A chance to catch last week's Racing Post point-to-point focus column, which was published on Friday, November 13.
A second Cheltenham Foxhunter Chase-winning rider joined the Point-to-Point Authority Board earlier this when Fiona Needham began sitting or Zooming with Alan Hill and six fellow members.
Needham added the role to a busy list. At 5.30am she starts the process of training the five point-to-pointers which are kept at her parents’ Yorkshire farm, then proceeds to her day job as general manager and clerk of the course at Catterick, with additional race-day clerk duties at Redcar, Thirsk, Hexham and Wetherby. “Have stick will travel” is her mantra. She is also chair of the Yorkshire Point-to-Point Association.
Her knowledge of racing and pointing was filtering in as a toddler from her parents, Pat and Robin Tate. He was a leading rider on the Yorkshire circuit, although Needham says: “These days Dad doesn’t ride out much before Christmas. He doesn’t like the roadwork, he likes going fast,” which is fair enough when you are 83.
Of her place on point-to-pointing’s top table she says: “It was suggested I should apply and a couple of other people said it would be a way of giving a view from the north. It’s been an unusual year, and since there could be further disruption to the fixtures’ list it’s good to have views from around the country.”
Independent member Needham and a fellow newcomer, Stratford Racecourse Manager Ilona Barnett, who represents the Point-to-Point Secretaries’ Association, have provided unexpected early value by advising PPA chief executive Peter Wright of the ways licensed courses have dealt with Covid.
Needham says: “Covid has been trying for lots of reasons, but it’s given everybody a shake-up. We’ve had to work together for the good of the sport. I count myself as a traditionalist, but we have to embrace new ideas, and technology has a role to play.” Examples would include e-ticketing and live streaming of meetings.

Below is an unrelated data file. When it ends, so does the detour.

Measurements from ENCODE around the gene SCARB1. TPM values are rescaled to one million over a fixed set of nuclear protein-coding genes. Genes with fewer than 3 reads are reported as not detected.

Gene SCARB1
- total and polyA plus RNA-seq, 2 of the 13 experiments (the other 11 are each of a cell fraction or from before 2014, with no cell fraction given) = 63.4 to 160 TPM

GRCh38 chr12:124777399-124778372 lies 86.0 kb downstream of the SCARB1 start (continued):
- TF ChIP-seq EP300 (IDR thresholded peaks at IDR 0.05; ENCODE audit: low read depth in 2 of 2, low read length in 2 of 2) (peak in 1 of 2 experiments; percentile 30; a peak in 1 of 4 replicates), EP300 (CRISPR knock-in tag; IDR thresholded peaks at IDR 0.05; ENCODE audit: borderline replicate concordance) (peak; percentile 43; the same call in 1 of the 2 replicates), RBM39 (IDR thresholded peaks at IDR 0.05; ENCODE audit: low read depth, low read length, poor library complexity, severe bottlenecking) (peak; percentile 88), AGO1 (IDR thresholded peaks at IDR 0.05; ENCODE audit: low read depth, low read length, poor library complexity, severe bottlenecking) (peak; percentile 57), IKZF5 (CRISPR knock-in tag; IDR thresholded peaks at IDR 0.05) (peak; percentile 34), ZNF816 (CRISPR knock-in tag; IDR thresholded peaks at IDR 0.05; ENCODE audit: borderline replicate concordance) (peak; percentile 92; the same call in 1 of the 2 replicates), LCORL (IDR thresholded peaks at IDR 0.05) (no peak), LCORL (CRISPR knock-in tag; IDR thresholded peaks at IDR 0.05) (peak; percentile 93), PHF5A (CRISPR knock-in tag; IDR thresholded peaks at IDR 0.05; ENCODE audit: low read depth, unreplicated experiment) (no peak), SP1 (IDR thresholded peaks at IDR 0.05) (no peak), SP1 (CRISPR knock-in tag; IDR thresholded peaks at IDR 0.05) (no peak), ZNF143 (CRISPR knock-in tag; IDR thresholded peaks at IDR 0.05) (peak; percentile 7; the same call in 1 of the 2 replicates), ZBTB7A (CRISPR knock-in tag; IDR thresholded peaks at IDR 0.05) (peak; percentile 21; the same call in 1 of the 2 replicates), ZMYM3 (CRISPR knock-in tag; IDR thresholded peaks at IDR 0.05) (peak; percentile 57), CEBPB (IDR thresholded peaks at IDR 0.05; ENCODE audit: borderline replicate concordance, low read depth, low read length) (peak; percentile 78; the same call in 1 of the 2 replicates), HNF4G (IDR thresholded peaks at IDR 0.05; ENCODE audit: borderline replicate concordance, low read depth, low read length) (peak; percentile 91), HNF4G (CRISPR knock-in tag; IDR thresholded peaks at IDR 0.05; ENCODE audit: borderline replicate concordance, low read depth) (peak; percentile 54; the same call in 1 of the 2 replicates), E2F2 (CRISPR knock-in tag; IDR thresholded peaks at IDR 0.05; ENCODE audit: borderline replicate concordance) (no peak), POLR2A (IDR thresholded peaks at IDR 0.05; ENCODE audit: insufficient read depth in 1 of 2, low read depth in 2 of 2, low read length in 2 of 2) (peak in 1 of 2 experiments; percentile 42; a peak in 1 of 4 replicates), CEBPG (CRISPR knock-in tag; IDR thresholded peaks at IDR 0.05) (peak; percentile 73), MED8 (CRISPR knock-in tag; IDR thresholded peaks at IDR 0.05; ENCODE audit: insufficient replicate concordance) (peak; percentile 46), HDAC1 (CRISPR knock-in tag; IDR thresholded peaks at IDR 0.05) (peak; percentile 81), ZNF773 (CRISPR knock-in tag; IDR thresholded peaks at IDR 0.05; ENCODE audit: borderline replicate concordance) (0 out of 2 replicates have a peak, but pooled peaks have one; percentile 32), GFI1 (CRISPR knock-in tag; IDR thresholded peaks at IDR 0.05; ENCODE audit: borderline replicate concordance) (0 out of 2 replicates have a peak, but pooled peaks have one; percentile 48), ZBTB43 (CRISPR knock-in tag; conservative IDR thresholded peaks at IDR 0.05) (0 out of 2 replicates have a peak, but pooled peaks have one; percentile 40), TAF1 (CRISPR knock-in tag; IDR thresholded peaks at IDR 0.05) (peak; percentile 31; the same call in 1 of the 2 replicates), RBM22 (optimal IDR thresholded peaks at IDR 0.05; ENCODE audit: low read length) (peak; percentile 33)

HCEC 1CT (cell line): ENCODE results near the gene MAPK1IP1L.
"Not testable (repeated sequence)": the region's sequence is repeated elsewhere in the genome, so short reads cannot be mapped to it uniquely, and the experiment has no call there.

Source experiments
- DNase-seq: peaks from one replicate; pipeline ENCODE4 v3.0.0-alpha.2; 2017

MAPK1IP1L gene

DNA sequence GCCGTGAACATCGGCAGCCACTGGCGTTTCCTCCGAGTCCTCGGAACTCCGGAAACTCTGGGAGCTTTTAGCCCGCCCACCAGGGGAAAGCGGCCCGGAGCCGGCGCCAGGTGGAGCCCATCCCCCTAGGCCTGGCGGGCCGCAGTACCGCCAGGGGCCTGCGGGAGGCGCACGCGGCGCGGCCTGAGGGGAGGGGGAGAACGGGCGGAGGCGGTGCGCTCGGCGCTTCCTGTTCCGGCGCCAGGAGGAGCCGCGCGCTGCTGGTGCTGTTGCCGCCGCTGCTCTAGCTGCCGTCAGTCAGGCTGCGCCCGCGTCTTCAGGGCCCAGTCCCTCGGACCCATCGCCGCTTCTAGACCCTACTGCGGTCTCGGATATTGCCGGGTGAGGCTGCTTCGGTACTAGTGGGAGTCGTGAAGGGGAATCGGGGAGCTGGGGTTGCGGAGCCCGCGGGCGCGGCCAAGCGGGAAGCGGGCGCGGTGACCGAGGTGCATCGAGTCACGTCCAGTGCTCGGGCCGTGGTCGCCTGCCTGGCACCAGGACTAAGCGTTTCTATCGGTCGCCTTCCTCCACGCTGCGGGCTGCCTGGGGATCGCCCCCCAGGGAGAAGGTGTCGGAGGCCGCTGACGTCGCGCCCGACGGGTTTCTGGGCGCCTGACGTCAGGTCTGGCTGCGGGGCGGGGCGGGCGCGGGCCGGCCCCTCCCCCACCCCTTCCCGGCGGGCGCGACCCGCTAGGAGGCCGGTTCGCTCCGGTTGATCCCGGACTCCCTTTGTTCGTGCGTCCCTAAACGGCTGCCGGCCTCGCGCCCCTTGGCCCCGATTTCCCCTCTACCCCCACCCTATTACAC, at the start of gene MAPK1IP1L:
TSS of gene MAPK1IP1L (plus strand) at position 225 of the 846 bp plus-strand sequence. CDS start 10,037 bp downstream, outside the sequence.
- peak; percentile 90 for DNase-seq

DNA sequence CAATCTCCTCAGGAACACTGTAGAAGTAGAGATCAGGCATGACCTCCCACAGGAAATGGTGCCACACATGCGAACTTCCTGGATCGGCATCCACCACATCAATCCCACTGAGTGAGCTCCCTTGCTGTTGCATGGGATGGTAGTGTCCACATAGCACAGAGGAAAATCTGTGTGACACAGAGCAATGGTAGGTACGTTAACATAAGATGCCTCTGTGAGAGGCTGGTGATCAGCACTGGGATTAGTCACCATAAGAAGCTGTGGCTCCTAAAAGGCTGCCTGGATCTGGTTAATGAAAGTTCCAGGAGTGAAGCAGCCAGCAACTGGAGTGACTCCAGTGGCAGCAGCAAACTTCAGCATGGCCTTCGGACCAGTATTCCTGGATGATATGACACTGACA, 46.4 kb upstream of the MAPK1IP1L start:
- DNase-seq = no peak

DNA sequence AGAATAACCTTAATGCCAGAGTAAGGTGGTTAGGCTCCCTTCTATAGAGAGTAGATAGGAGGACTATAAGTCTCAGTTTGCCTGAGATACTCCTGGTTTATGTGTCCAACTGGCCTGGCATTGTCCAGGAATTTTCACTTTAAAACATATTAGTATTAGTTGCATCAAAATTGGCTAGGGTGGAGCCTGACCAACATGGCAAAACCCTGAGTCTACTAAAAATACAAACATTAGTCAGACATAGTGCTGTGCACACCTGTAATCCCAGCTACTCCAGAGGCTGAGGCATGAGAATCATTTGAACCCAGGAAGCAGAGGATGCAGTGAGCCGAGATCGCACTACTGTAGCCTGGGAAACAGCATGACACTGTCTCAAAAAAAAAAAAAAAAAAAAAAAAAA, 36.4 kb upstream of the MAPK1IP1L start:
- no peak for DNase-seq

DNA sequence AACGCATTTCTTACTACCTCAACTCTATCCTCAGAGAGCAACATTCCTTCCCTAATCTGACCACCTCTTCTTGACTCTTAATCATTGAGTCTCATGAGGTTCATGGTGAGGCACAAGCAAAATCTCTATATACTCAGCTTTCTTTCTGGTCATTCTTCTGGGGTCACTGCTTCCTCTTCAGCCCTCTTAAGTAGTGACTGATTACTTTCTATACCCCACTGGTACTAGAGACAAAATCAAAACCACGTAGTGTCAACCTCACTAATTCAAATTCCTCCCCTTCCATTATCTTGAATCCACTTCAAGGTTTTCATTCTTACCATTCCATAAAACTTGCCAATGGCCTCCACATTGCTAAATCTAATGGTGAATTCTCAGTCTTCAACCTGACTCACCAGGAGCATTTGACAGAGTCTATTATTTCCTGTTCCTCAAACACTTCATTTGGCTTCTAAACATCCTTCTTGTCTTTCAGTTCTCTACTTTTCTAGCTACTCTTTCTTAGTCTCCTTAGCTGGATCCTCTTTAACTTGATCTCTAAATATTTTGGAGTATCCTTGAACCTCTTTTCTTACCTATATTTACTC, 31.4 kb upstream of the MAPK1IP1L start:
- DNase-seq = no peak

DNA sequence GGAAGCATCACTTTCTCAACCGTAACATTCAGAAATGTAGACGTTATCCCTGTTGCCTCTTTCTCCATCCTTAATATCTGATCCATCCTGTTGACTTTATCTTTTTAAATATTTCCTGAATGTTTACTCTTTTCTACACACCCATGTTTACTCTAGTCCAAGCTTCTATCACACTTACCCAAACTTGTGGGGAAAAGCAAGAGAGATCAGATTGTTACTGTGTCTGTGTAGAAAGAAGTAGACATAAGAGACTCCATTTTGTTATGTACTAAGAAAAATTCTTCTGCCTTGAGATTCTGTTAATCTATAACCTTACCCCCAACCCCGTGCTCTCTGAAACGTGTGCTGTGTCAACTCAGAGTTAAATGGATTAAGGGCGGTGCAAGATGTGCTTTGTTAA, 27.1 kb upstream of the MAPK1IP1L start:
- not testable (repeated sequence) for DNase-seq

Giving back to the sport is a byword in many rural households, and Needham was secretary to the Bilsdale meeting while still a rider. “I was counting the cars while cantering to the start to get an idea of how much money we were making,” she says.
“My first winner came at Witton Castle on Waminda, who was owned by Ralph Dalton, the breeder of [Grand National winner] Mr Frisk. It was obviously very exciting, but I got a good bollocking off Dad, who said ‘The horse won in spite of you’.” Another 80 point-to-point winners followed, plus 55 under Rules, headed by Last Option’s 20/1 victory in the 2002 Foxhunter Chase.
For casual bystanders the occasion was marked by the winner’s colours, more accurately described as an aged and often-darned woollen jumper knitted decades earlier by her granny, and worn many times by her father. Ruefully, she says: “There were times when I thought I would always be remembered for wearing that jumper, rather than riding the Foxhunter winner.”
The move into racecourse administration brought about her retirement from the saddle, but ten years later she returned, inspired to ride a horse in her yard she felt was failing for want of a good rider. She rode a winner and was set for another season until a broken leg ended the plan.
Of the sport’s future she says: “There are people working so hard behind the scenes, and that has become really apparent this year. The early start to the season was very positive. It has been a reminder that we have to adapt.
“The sport is becoming more commercial, and while some grumble about that we have to roll with it. The owner/trainer and veteran horse series are great initiatives – anyone who is in racing long enough will tell you that money doesn’t always buy the top horses.
“There should be room for everyone – and the sport seen as a valuable link to mainstream racing.”